Edited by Susan M. Sterett and Lee D. Walker
Chapter 14: Appointing women to high courts
Women hold more seats on high courts around the world than ever, but their appointment has been faster in some regions of the world than in others. In general, the literature has explained the number of women on a court as a function of institutions or pipelines. The study of institutions has emphasized the importance of civil or common law systems, how judges are selected (including whether merit commissions advantage women), selector ideology, and whether subjecting selectors to elections matters for women’s appointment. Pipeline explanations have highlighted the importance of having a sufficient number of women with necessary career and educational experience. We conclude by highlighting the connection between these two literatures and pointing toward important avenues for future research.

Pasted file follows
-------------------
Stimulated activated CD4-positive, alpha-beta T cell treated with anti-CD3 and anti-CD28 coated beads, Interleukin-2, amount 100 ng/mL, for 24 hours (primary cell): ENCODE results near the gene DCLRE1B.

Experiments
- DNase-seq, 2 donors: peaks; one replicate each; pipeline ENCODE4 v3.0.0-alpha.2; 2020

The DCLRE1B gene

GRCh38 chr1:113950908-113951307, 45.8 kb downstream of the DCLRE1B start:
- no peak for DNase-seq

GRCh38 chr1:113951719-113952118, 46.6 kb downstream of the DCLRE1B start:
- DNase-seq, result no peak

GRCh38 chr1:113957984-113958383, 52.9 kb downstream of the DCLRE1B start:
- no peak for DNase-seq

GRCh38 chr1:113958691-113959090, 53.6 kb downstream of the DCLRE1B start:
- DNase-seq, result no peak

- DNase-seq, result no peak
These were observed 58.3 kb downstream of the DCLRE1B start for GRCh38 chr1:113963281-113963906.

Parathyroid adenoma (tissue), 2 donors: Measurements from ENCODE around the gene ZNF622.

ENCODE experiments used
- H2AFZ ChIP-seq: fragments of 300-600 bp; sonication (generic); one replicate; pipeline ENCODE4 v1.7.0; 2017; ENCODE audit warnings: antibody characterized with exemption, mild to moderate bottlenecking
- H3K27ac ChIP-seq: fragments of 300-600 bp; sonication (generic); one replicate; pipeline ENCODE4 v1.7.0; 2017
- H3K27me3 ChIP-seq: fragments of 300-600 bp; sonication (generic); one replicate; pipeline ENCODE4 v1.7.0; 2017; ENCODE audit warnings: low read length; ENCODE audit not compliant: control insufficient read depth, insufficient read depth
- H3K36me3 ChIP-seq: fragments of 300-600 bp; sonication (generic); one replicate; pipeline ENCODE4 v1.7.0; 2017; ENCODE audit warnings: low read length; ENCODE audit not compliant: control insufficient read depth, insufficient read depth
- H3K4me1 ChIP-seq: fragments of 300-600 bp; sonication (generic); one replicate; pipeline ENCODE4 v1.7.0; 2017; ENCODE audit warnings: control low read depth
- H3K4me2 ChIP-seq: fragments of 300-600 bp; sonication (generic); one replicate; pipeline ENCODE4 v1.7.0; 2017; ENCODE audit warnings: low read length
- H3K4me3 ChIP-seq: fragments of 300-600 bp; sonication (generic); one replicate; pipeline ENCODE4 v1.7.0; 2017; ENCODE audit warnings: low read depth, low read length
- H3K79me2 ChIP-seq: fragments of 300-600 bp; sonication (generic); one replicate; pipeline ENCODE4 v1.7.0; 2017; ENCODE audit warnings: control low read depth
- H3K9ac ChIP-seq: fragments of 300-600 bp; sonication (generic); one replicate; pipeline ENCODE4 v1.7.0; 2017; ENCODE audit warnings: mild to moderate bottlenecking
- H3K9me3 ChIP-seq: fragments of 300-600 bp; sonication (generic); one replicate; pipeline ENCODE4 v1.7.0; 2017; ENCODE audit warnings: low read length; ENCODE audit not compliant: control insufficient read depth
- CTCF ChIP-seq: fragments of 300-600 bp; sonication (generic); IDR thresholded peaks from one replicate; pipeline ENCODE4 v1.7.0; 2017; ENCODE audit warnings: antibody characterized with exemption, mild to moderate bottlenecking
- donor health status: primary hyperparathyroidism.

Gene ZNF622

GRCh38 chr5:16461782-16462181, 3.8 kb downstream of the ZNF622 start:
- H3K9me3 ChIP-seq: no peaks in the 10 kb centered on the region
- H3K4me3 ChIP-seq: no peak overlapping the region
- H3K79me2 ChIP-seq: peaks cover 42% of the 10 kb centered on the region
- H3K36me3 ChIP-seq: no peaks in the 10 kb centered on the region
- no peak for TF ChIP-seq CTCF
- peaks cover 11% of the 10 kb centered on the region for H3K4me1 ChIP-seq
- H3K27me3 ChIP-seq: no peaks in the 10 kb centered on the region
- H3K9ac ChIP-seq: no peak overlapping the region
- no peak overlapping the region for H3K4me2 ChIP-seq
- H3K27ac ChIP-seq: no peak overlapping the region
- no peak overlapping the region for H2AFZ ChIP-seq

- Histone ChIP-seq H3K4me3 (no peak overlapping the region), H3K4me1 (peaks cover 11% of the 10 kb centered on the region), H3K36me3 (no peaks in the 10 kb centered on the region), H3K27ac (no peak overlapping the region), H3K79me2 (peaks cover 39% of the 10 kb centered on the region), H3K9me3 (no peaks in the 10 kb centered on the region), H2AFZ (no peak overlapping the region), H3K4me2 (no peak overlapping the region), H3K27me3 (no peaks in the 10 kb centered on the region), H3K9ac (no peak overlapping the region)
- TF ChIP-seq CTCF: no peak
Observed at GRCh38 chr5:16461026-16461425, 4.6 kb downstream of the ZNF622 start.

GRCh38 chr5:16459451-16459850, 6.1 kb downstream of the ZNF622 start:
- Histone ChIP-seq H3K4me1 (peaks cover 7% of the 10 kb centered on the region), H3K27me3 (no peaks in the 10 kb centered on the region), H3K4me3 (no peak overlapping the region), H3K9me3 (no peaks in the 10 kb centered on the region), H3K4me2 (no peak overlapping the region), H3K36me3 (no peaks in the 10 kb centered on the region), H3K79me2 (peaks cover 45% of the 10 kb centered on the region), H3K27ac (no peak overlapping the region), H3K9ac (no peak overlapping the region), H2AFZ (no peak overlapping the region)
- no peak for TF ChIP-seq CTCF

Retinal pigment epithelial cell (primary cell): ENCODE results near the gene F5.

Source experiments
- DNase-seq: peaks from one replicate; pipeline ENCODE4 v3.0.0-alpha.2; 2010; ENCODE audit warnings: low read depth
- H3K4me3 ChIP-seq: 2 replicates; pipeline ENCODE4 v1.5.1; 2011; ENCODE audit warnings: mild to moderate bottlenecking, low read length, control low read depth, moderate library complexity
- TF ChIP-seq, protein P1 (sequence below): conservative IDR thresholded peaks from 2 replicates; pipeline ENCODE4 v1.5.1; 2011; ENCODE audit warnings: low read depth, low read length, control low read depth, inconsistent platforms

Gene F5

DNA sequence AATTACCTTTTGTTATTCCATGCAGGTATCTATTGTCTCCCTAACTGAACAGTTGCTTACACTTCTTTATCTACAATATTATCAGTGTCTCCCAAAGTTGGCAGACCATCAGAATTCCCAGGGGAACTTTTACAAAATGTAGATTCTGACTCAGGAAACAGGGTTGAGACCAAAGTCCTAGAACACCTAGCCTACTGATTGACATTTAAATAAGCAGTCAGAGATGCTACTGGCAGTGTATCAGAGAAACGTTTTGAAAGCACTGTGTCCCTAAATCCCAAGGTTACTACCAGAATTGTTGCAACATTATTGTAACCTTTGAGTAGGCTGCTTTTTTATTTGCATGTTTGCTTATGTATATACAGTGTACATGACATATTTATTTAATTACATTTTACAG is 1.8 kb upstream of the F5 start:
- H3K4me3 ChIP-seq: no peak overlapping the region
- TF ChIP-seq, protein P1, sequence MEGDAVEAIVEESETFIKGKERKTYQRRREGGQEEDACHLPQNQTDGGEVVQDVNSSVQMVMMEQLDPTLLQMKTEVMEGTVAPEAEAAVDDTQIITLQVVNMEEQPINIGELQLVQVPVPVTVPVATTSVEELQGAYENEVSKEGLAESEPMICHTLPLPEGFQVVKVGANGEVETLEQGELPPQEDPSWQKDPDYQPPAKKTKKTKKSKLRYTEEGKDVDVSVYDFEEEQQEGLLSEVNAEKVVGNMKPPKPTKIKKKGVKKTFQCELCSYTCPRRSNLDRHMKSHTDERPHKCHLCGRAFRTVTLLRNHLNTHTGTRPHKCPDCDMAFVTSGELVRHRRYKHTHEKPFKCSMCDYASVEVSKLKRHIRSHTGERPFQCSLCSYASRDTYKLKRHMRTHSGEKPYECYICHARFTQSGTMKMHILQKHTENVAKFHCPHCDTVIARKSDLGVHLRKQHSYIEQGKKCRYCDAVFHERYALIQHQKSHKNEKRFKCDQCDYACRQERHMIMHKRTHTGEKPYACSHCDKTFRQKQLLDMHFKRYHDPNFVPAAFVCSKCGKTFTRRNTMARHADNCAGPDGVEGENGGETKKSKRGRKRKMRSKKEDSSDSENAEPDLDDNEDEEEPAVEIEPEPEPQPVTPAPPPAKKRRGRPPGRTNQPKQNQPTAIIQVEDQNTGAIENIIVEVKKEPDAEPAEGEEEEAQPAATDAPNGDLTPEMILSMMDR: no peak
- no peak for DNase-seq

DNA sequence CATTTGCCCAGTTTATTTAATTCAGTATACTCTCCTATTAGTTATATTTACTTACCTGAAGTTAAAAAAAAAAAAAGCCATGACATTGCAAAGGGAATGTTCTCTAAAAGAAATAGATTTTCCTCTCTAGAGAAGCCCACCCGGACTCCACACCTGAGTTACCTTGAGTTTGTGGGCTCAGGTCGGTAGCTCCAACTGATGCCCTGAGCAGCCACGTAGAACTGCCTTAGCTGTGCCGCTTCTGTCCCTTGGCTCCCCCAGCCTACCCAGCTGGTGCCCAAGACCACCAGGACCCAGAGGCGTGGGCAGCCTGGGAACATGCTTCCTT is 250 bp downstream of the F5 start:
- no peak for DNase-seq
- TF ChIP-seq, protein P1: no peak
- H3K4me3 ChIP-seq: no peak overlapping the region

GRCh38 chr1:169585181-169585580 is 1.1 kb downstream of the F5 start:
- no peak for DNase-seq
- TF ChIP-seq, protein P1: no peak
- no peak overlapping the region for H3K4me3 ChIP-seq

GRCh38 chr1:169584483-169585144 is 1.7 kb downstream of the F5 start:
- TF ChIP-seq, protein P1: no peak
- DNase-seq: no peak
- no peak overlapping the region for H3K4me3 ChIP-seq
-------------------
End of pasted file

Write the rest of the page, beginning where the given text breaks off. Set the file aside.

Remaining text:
You are not authenticated to view the full text of this chapter or article.
Elgaronline requires a subscription or purchase to access the full text of books or journals. Please login through your library system or with your personal username and password on the homepage.
Non-subscribers can freely search the site, view abstracts/ extracts and download selected front matter and introductory chapters for personal use.
Your library may not have purchased all subject areas. If you are authenticated and think you should have access to this title, please contact your librarian.